Such numbers of women force an image upon the collective mind. It is a little unsettling that the image of the washing woman in the 18th and 19th century corresponds so well to national stereotypes. In Germany and Austria, there was the hetera washerwoman, the Alte Wascherfrau, who had her place in Volkslied and Grimm’s tales, and even casts a shadow in Kafka’s The Trial. In France, from Jean Vadé’s 1740 comic Parisian dialect novel, Lettres de la Grenouillère to Balzac’s La Rabouilleuse, the blanchisseuse was renowned for her freedom, for her constant presence on Parisian streets, and, of course, for her erotic charm – a charm that wished away the wet rags of Moisy’s description. Balzac’s men, his mature men, ass men, cannot resist her. And in England? England, that frightening, puzzling place. Unlike the cook and the chambermaid, who at least get some bawdy attention from 18th century writers and printmakers, and of course get orders in respectable 19th century households, there is something like a negative space, as though the laundress really was a pariah. Which is not true, of course, about Ireland – the old washerwomen in Yeats, and the voices of them in Finnegan’s Wake, are taken from life – that is where the authentic circus animals come from. In America, as we have mentioned, race has everything to do with cleaning clothes.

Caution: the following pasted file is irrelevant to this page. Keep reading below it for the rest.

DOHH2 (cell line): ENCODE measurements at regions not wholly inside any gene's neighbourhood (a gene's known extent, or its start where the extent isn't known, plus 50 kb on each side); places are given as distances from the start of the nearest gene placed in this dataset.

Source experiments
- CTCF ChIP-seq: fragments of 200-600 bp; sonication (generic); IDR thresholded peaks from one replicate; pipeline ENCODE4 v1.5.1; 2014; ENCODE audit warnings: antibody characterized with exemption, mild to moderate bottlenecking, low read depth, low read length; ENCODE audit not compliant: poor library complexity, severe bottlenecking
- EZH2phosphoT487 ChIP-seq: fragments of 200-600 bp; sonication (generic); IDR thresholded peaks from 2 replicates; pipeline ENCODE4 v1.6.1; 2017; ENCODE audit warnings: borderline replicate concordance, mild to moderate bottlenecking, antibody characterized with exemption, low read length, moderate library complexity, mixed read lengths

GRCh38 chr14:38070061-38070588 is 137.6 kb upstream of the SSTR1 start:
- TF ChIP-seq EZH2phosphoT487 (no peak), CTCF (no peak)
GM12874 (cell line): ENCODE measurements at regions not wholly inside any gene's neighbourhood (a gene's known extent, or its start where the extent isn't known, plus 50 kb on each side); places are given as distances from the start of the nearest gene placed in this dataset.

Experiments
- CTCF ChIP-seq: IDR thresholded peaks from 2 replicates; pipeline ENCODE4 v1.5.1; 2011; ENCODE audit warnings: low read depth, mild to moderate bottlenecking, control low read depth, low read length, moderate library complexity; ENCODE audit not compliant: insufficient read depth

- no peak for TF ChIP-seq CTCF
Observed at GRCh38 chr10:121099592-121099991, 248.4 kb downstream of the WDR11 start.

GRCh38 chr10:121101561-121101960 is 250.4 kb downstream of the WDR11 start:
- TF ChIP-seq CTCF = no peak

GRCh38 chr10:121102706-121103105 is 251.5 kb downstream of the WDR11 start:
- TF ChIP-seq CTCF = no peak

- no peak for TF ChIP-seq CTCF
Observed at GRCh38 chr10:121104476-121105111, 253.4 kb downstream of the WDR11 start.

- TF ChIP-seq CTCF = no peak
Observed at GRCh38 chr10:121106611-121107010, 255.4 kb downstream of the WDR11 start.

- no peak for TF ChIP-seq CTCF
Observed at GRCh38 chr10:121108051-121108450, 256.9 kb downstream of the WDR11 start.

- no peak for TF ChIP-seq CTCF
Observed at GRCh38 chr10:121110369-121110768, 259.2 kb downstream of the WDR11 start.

Well, solitude and the washerwoman will take us to another post.


northanger said...

where have you been?

roger said...

In my whole life? North, asking the big questions tonight!
I have been snugly wrapped in the peashell of my peabrain, upon a peasea in a peaboat.

roger said...

or if that doesn't satisfy you - between edits, I've been looking up stuff about washer women. Laundresses. The ironers among us.

northanger said...

the pea is very satisfying. is the fairy pea helping with your edits?

Oseola McCarty, A Very Special Lady

why are you talking about washerwomen?

Anonymous said...

LI, this fascinating post has me thinking of what exactly the washerwomen clean, even if of course it seems pretty obvious - they clean clothes, garments, remove the dirt, the stains, the traces...but is the obvious ever that obvious when it is a matter of washing off and away traces, etc.?
What is the place of washerwomen in the history of the propre, a proper history? ( Propre also means clean, as you know.) A clean history, history washed clean. A history for which clean/unclean matters, it might even be in no little part the history of such.

Why do the washerwomen have an erotic charge in this history, they clean but are they unclean? Something of blood, something of a rhythm that might just be an other history that opens up?

Traces of an other history that History will clean up?


roger said...

Amie, I've written half a post this afternoon that I hope opens up some of those questions. The voice of the commissar - even though there is an ugly history there - begins with a truth - those humid rags, those long days, those meals, those bloated legs, often in water half the day, that bending. It is partly because of washerwomen that I cannot, and will not, write a total history, a history of happiness as the advent of something bad, even if my plea is against the total social fact and its incoherences and reaching into a thousand, a million routines.

Anonymous said...